Our filming in Newcastle began with a trip to the Sembcorp Biomass Powerstation. Managed by Jane Atkinson, the powerstation is an enormous and awe-inspiring site. In case you don’t know (and I didn’t initially) biomass is anything renewable that can be burned to produce electricity. In the case of the Wilton Biomass Powerstation that is wood. Lots of wood. Tens of thousands of tonnes of it a year.
We took the Sony FS-100 with us on this trip for its 60fps slow motion function (at 1080) and used it extensively to capture the wonderfully visual industrial smörgåsbord on offer. Massive JCBS, massive HGVS, huge logs of wood, massive piles of wood chip. And it was a bright and sunny day (albeit cold!) to match.
We got some great footage outside before moving in to the noisy but no less interesting boiler area where Glynn Jones showed us round. The people we met were incredibly relaxed and good on camera and it was a really great days shooting.
We covered the whole process from the fuel handling to the control room, it’s green 1960′s interior reminding me of many films from a bygone era (Close Encounters of a Third Kind has a room almost the same!). The staff were all friendly and great interviewees.
Another interesting aspect that we wanted to show was where the wood actually came from. Not only do they use recycled wood, from old kitchen worktops etc (from local tips) but also virgin timber from a forest only 40 minutes drive away down in Yorkshire. We knew that students would want to know how chopping down timber and burning it could be renewable so we went to visit to see for ourselves. We met Graham Jackson and drove down a very long and scary road in our Golf until we found the majestic site where they carry out the fell-heading. It was breathtaking to see a forest stripped bare of trees and an amazing filming opportunity to see the machines in action. It was definitely one of the most beautiful things I have ever filmed and I can’t thank Graham enough for taking us round for several hours and putting up with us rather excitedly filming everything in site!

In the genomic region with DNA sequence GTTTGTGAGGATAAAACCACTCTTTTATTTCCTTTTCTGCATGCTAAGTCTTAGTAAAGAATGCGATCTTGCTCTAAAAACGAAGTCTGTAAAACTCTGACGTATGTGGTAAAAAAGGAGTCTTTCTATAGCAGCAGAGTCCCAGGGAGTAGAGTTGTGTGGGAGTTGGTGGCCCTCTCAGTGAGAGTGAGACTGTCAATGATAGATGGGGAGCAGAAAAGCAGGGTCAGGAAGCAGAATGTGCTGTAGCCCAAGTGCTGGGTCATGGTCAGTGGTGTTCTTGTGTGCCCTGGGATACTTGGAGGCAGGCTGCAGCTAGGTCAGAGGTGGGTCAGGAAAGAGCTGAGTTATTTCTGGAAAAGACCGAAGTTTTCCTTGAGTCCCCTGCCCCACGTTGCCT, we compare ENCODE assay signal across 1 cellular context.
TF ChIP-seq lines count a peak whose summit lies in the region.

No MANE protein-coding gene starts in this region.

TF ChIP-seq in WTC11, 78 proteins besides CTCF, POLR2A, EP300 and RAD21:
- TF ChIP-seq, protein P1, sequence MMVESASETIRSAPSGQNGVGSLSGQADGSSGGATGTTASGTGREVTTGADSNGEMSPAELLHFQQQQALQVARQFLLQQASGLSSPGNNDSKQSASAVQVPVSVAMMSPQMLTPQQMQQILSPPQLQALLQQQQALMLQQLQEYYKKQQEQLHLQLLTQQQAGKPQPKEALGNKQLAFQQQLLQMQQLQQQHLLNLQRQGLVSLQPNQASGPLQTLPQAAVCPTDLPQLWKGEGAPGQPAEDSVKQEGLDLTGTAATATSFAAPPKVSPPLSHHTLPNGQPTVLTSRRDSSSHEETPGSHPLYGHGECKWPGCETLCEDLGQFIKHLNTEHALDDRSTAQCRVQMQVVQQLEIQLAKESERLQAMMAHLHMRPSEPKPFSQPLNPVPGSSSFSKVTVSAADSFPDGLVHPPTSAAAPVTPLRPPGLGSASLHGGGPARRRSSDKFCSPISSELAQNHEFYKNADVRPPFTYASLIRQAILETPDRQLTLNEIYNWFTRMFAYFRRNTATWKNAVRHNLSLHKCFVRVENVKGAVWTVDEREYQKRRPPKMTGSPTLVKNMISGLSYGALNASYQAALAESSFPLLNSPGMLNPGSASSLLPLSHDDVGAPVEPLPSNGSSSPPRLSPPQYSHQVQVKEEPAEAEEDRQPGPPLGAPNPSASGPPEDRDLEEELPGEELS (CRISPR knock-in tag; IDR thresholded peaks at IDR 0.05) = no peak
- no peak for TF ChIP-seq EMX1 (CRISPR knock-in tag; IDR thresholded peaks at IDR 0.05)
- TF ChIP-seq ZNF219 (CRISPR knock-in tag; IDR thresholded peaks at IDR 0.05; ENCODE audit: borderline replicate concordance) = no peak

We produced several short films covering the different areas of the powerstation and processes that they undertake to help GSCE students understand how renewable energy works as well as the career opportunities available. We sent Sembcorp the films to check they were happy with what we’d included and they were delighted saying that they were the best films anyone had produced about them. We were delighted to hear this and really enjoyed making the films with them. A great way to start our Newton project. Many thanks to all at Sembcorp for making it happen.